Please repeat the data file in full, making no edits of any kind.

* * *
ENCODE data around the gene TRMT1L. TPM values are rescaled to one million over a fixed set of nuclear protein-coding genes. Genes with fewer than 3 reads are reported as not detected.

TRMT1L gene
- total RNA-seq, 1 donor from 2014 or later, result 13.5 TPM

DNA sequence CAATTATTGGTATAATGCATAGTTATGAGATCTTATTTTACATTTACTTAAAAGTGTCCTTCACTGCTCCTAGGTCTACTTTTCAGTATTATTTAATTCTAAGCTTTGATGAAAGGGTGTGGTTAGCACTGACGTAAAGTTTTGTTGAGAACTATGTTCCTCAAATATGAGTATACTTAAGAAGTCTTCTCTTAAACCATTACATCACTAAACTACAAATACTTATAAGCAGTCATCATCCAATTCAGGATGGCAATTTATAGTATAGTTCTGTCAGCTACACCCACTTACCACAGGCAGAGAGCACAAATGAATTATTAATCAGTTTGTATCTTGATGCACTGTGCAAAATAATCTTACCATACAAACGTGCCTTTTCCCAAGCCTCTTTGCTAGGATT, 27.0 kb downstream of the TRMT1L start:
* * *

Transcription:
ENCODE data around the gene TRMT1L. TPM values are rescaled to one million over a fixed set of nuclear protein-coding genes. Genes with fewer than 3 reads are reported as not detected.

TRMT1L gene
- total RNA-seq, 1 donor from 2014 or later, result 13.5 TPM

DNA sequence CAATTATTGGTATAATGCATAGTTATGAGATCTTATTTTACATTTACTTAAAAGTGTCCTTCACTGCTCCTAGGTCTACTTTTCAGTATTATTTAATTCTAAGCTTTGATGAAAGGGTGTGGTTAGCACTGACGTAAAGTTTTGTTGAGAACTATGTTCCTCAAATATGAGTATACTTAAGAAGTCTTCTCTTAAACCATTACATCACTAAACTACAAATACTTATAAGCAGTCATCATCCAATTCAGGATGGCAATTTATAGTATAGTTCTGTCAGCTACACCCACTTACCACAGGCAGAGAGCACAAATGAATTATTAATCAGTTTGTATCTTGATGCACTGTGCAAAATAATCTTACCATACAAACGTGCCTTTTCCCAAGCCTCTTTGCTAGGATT, 27.0 kb downstream of the TRMT1L start: